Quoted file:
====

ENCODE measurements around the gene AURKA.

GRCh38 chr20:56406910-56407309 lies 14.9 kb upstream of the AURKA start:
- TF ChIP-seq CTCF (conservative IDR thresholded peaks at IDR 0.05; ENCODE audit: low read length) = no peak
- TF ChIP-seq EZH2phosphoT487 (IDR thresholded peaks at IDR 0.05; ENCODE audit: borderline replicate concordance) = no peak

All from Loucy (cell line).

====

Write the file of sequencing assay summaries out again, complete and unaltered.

ENCODE measurements around the gene AURKA.

GRCh38 chr20:56406910-56407309 lies 14.9 kb upstream of the AURKA start:
- TF ChIP-seq CTCF (conservative IDR thresholded peaks at IDR 0.05; ENCODE audit: low read length) = no peak
- TF ChIP-seq EZH2phosphoT487 (IDR thresholded peaks at IDR 0.05; ENCODE audit: borderline replicate concordance) = no peak

All from Loucy (cell line).